The website, Newswitch, states that the “camera market is on a recovery trend. Demand in China, which can be said to be the driving force, is solid, and with the tailwind of the weaker yen, sales of high-priced models are strong and shipments are increasing.”

In a dramatic turn of events since 2020, the Japanese yen has experienced a significant depreciation, plummeting by over 30% against the US dollar. The trend persisted into 2023, witnessing an additional 12% slide. While this depreciation has upped the ante on input costs for raw materials, it has concurrently triggered a notable downturn in camera prices on the global stage.

One of the noteworthy outcomes of this currency shift is exemplified by companies like Canon, leveraging the favorable exchange rates to offer their latest innovation, the Canon EOS R6 Mark II, at a price point equivalent to its predecessor, the Mark I, from three years prior. This tactical move not only underscores the impact of currency fluctuations on the industry but also highlights the competitive advantage gained by manufacturers in the wake of these financial dynamics.

According to CIPA, the total number of digital cameras shipped from January to September 2023 was approximately 5.69 million units, down 0.6% from the same period last year. Total shipment value increased by 11.7% year on year to approximately 525.3 billion yen, but approximately 1.18 million units were shipped to China, which is approaching the 1.45 million units shipped from January to December 2019 before the coronavirus outbreak.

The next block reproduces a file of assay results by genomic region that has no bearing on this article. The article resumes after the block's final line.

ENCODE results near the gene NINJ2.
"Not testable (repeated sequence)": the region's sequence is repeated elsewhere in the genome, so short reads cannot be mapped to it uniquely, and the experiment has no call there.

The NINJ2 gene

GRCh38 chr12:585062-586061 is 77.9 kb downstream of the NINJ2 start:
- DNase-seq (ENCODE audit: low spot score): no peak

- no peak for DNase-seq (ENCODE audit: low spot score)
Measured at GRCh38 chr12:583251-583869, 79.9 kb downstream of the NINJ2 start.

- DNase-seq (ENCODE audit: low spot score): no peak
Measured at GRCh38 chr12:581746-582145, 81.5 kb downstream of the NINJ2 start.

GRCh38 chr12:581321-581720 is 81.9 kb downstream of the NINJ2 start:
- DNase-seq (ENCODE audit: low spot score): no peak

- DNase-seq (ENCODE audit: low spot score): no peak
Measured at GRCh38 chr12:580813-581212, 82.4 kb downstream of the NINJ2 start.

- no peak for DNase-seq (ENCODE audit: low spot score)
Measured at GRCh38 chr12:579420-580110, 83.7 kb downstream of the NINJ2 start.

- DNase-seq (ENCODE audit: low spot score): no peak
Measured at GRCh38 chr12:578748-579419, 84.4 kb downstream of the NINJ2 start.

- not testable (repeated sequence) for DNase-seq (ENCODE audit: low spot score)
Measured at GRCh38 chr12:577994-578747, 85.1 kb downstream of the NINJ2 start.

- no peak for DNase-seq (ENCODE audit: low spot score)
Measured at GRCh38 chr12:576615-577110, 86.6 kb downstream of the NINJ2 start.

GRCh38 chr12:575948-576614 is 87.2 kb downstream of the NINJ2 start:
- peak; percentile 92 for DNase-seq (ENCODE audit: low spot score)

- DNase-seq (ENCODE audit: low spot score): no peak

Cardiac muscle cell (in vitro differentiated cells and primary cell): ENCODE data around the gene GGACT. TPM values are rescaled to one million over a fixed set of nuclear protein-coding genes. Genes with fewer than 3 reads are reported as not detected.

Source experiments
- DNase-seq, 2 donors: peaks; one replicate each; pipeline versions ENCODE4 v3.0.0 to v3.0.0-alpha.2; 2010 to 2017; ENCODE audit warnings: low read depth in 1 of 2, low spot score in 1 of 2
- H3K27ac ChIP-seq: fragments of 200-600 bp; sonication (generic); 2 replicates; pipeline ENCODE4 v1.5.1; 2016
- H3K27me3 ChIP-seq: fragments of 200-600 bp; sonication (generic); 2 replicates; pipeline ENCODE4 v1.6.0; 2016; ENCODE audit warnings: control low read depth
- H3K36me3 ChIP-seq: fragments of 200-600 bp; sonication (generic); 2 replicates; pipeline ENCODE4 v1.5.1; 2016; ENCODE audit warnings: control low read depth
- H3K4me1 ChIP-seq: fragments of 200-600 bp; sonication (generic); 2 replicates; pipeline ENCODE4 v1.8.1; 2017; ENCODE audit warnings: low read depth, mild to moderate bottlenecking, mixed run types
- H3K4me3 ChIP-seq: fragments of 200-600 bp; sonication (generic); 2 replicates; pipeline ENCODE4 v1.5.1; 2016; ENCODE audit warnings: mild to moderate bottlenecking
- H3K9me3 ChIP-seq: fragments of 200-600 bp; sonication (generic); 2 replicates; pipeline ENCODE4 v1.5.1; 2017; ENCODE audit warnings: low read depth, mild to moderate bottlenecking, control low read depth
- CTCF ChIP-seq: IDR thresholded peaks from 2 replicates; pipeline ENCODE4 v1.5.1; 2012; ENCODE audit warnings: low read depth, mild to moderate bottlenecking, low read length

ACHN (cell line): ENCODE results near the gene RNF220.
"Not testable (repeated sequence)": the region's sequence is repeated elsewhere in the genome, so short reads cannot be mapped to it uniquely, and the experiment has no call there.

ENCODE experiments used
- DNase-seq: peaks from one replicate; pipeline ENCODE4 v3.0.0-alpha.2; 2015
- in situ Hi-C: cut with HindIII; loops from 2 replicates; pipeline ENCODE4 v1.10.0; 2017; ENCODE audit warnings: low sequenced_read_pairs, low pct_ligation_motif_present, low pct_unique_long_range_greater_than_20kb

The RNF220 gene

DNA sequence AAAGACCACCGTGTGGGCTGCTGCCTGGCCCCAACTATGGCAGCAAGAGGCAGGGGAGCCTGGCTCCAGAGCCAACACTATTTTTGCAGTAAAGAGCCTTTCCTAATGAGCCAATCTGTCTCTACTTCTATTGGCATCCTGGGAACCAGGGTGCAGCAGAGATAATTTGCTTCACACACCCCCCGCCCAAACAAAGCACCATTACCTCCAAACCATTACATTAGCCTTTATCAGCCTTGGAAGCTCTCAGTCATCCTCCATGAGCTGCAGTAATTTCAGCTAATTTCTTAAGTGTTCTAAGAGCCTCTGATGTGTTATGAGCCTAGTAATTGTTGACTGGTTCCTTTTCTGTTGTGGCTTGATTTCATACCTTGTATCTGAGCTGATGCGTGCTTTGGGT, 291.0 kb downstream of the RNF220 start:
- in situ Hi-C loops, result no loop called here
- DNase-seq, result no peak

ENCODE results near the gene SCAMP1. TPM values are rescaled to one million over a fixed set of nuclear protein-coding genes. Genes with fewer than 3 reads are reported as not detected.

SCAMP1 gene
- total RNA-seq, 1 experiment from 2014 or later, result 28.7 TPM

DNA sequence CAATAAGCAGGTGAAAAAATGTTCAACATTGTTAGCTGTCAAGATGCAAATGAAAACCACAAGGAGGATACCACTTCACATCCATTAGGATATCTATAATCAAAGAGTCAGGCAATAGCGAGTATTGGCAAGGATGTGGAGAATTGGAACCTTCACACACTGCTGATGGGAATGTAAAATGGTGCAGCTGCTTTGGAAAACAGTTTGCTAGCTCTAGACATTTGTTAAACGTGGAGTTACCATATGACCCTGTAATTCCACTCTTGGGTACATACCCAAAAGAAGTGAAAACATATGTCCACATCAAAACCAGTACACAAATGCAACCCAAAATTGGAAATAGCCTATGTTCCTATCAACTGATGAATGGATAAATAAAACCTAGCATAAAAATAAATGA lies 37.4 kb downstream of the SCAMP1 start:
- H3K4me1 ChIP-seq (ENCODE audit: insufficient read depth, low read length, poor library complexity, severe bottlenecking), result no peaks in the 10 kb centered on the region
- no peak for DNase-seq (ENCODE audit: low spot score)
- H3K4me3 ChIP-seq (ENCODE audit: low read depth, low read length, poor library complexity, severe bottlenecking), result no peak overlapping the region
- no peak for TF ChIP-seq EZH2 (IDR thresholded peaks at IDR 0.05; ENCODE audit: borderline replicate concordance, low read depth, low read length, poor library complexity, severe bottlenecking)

Newswitch, Japan

Newswitch contrasted the CIPA shipped units to China against units shipped in Japan.

Meanwhile, shipments to Japan were approximately 2.31 million units in 2019, but decreased to approximately 920,000 units in 2022. Furthermore, sales to Europe in the same period decreased by 50.3% from 2019 to approximately 2.39 million units.

Newswitch, Japan

Recent data analysis underscores the pivotal role the Chinese market plays in the camera industry, revealing that without it, shipped units would dwindle to below 5 million. Of particular concern is China's descent into a deflationary phase, marked by a 0.2 percent decline in consumer spending—figures that might be understated, given the tendency to inflate official results.

The Chinese real estate sector, constituting a substantial 30 percent of the country's economic output, is grappling with a crisis as property values plummet, leaving numerous households submerged in debt. Unlike their counterparts in Western nations, Chinese consumers lack the option of bankruptcy, compelling them to grapple with insurmountable debts.

The looming threat of an expanding recession raises the specter of a further dip in Chinese consumer spending, potentially resulting in a decline in shipped camera units for the year 2024, despite positing 2023 numbers.

Despite these challenges, a glimmer of hope emerges from the anticipation surrounding major camera announcements slated for the first half of 2024. All major Japanese camera brands are expected to unveil significant developments, generating pent-up demand, particularly among Canon enthusiasts. This surge in interest promises to inject vitality into the market, countering the subdued demand emanating from the Chinese economic downturn.

Derek is a writer, video and stills shooter who has been in the video graphics industry since the 1980s. Derek is a founding member of the Camera Insider.

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